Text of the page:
Rare Paleolithic Site Filled With Animal Bones Uncovered at Israeli Quarry

The large pit, settled 170,000 years ago, contains bones of rhinos and an extinct species of wild cattle.

Eli Ashkenazi
Eli Ashkenazi
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The prehistoric pit near Ramle.
The prehistoric pit near Ramle. Credit: University of Haifa
Eli Ashkenazi
Eli Ashkenazi

Archaeologists have found a rare and large prehistoric site dating back around 170,000 years, a funnel-shaped pit, 30 meters deep and about 100 meters in diameter, containing an unusually large number of well-preserved animal bones, discovered accidentally in the course of quarrying in the center of the country.

It marks the second time in a decade that the Nesher quarry outside Ramle has yielded an exceptional archaeological discovery. The last time, in 2006, it was a cave with small prehistoric creatures unique to the site.

The newest finding is an enormous quantities of auroch bones – an extinct species of large wild cattle that is the ancestor of domestic cattle – which were found, together with the bones of other large mammals such as horse, rhinoceros and fallow deer, and of smaller animals including gazelles and land turtles. They were uncovered in 2010 and 2011 in rescue digs carried out by Yossi Zaidner of the University of Haifa’s Zinman Institute of Archaeology. Researchers believe the funnel-shaped pit was formed when the cave’s ceiling collapsed.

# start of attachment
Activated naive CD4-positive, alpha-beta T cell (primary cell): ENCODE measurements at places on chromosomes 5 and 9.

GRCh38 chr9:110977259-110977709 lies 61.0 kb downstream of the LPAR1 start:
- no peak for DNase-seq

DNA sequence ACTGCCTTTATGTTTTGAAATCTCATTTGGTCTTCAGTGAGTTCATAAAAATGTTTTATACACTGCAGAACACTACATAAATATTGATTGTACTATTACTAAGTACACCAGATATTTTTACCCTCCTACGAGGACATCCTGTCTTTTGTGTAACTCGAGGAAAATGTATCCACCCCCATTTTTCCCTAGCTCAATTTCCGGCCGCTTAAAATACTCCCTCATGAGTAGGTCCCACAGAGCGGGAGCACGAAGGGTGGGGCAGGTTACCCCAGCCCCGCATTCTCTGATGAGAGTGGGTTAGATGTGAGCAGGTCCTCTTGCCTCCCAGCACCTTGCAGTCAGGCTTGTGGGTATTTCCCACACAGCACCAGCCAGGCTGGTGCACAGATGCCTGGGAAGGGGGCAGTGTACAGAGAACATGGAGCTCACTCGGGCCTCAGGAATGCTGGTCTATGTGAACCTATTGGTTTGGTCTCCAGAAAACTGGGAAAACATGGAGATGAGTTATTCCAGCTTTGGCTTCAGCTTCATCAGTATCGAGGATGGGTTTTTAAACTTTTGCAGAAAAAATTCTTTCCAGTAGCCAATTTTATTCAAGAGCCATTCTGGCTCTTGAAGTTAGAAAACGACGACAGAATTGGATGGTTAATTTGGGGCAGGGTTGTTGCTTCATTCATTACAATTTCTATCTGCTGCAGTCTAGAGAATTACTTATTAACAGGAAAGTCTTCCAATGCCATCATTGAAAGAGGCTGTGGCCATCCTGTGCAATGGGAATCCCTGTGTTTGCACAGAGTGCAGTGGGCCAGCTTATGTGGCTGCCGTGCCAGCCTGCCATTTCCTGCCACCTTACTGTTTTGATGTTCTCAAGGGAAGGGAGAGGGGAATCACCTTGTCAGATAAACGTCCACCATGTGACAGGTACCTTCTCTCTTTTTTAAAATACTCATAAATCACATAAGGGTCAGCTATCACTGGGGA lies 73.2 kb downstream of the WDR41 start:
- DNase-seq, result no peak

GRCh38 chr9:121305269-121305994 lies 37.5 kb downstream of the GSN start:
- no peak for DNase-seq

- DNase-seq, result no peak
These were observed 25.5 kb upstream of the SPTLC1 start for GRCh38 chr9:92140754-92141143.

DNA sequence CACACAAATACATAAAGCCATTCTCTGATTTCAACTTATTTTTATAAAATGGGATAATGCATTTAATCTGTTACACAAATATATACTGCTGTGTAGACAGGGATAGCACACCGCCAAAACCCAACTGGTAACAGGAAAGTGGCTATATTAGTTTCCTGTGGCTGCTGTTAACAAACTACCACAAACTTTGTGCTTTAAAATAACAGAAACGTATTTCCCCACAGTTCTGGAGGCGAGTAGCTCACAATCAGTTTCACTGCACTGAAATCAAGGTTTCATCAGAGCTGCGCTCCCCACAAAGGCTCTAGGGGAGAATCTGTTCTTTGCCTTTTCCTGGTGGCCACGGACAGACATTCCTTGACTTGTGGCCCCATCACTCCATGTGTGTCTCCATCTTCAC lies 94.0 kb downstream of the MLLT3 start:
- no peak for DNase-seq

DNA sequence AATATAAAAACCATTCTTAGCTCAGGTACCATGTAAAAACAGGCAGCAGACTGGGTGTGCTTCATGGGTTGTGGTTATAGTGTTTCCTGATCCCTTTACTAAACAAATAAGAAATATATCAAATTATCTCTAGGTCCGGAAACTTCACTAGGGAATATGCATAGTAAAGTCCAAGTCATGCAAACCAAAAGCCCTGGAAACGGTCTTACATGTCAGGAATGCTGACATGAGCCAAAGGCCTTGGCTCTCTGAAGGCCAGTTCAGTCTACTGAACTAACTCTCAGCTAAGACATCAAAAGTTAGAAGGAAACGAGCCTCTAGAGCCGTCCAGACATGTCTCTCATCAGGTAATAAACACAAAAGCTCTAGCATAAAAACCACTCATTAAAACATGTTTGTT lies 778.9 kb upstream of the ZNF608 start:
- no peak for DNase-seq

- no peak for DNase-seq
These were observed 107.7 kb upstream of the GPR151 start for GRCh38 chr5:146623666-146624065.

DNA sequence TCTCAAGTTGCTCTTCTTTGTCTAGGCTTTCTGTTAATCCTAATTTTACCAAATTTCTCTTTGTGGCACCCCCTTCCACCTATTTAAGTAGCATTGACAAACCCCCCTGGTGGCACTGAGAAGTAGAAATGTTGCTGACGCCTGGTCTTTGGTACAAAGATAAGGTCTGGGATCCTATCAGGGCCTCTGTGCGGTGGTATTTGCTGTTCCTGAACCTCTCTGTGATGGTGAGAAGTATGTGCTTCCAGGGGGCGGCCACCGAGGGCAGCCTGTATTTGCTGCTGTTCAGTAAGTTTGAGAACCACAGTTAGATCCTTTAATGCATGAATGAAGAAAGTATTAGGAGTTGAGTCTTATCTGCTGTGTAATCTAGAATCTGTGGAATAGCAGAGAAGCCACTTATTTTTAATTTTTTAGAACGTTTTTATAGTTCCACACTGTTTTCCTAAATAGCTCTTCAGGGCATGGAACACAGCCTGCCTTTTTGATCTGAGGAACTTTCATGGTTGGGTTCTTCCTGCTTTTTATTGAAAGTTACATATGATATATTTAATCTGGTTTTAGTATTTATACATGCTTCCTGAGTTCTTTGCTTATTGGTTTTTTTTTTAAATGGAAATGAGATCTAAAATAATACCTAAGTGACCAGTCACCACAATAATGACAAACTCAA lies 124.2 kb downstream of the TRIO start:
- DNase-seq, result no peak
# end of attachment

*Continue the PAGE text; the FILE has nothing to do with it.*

Zaidner presented his findings yesterday at his institute’s annual research conference, and published them in the January 2014 issue of the Journal of Human Evolution.

The findings at the site are associated with the Mousterian period, a hunter-gatherer culture from the Middle Paleolithic Period (from 250,000 to around 40,000 years ago). No human remains were found at the site.

The researchers concluded that the site was settled around 170,000 years ago and was an important gathering place for around 40,000 years after that.

“From our acquaintance with the Mousterian culture in the Mediterranean region, it appears to be the first time that remains from this culture have been found in such an unusual manner,” Zaidner said, adding that members of this culture generally lived in caves, into which they brought their stone tools, parts of animals they hunted and other resources.

The Nesher site is unique, Zaidner said, because it combines cave living with open-air settlement.

“The discovery was a complete surprise to us and we’re still not certain what the site was used for, perhaps for hunting, perhaps as a meeting place; another avenue of investigation is that the pit might have been used as a giant trap.”

According to Zaidner, a small number of sites that can be associated to the Mousterian period have been found, but they tend to contain small numbers of remains in a layer only a few centimeters deep. Such sites are assumed to be hunting sites or way stations rather than sites of long-term habitation, he said, noting that such a site was discovered in recent years on the banks of the Jordan River.

Prehistoric animal bones found at the pit near the Nesher quarry. Credit: University of Haifa
A find from the prehistoric pit at the Nesher quarry.Credit: University of Haifa

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